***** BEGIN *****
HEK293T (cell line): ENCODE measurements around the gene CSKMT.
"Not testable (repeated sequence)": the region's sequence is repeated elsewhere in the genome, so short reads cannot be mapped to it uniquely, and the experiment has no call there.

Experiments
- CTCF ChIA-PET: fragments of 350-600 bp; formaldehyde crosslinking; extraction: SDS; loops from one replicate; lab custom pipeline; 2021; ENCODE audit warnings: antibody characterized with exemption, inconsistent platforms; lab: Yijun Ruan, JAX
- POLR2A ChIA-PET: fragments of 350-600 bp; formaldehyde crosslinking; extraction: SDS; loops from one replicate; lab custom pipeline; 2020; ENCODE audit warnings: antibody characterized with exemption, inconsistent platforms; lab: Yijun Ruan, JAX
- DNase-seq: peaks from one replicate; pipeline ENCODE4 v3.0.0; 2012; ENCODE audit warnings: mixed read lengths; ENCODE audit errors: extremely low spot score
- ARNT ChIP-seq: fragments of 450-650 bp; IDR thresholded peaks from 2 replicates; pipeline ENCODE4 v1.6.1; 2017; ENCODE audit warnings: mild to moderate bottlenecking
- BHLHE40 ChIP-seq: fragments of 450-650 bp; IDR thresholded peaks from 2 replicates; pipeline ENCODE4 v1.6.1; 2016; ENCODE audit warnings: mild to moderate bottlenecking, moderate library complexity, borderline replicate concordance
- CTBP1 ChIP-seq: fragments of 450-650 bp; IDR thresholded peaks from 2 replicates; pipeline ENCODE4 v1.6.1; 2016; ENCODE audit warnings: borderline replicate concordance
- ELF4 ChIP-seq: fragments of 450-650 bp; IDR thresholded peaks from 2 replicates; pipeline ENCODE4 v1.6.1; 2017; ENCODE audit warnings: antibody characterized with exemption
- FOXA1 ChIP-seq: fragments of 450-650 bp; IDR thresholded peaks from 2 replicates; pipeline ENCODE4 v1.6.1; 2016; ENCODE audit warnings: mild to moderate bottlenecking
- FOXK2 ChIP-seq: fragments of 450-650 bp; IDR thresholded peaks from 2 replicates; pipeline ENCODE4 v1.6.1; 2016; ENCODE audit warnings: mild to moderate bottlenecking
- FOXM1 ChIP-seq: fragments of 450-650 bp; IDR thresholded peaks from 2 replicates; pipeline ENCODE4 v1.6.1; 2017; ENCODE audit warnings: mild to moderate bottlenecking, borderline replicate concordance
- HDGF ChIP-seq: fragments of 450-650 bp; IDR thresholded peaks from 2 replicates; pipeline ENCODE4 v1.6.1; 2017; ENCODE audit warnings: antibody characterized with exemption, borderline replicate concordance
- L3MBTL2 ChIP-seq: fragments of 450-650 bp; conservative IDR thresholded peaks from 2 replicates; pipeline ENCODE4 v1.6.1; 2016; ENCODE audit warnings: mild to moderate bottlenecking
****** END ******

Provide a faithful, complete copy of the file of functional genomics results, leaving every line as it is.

HEK293T (cell line): ENCODE measurements around the gene CSKMT.
"Not testable (repeated sequence)": the region's sequence is repeated elsewhere in the genome, so short reads cannot be mapped to it uniquely, and the experiment has no call there.

Experiments
- CTCF ChIA-PET: fragments of 350-600 bp; formaldehyde crosslinking; extraction: SDS; loops from one replicate; lab custom pipeline; 2021; ENCODE audit warnings: antibody characterized with exemption, inconsistent platforms; lab: Yijun Ruan, JAX
- POLR2A ChIA-PET: fragments of 350-600 bp; formaldehyde crosslinking; extraction: SDS; loops from one replicate; lab custom pipeline; 2020; ENCODE audit warnings: antibody characterized with exemption, inconsistent platforms; lab: Yijun Ruan, JAX
- DNase-seq: peaks from one replicate; pipeline ENCODE4 v3.0.0; 2012; ENCODE audit warnings: mixed read lengths; ENCODE audit errors: extremely low spot score
- ARNT ChIP-seq: fragments of 450-650 bp; IDR thresholded peaks from 2 replicates; pipeline ENCODE4 v1.6.1; 2017; ENCODE audit warnings: mild to moderate bottlenecking
- BHLHE40 ChIP-seq: fragments of 450-650 bp; IDR thresholded peaks from 2 replicates; pipeline ENCODE4 v1.6.1; 2016; ENCODE audit warnings: mild to moderate bottlenecking, moderate library complexity, borderline replicate concordance
- CTBP1 ChIP-seq: fragments of 450-650 bp; IDR thresholded peaks from 2 replicates; pipeline ENCODE4 v1.6.1; 2016; ENCODE audit warnings: borderline replicate concordance
- ELF4 ChIP-seq: fragments of 450-650 bp; IDR thresholded peaks from 2 replicates; pipeline ENCODE4 v1.6.1; 2017; ENCODE audit warnings: antibody characterized with exemption
- FOXA1 ChIP-seq: fragments of 450-650 bp; IDR thresholded peaks from 2 replicates; pipeline ENCODE4 v1.6.1; 2016; ENCODE audit warnings: mild to moderate bottlenecking
- FOXK2 ChIP-seq: fragments of 450-650 bp; IDR thresholded peaks from 2 replicates; pipeline ENCODE4 v1.6.1; 2016; ENCODE audit warnings: mild to moderate bottlenecking
- FOXM1 ChIP-seq: fragments of 450-650 bp; IDR thresholded peaks from 2 replicates; pipeline ENCODE4 v1.6.1; 2017; ENCODE audit warnings: mild to moderate bottlenecking, borderline replicate concordance
- HDGF ChIP-seq: fragments of 450-650 bp; IDR thresholded peaks from 2 replicates; pipeline ENCODE4 v1.6.1; 2017; ENCODE audit warnings: antibody characterized with exemption, borderline replicate concordance
- L3MBTL2 ChIP-seq: fragments of 450-650 bp; conservative IDR thresholded peaks from 2 replicates; pipeline ENCODE4 v1.6.1; 2016; ENCODE audit warnings: mild to moderate bottlenecking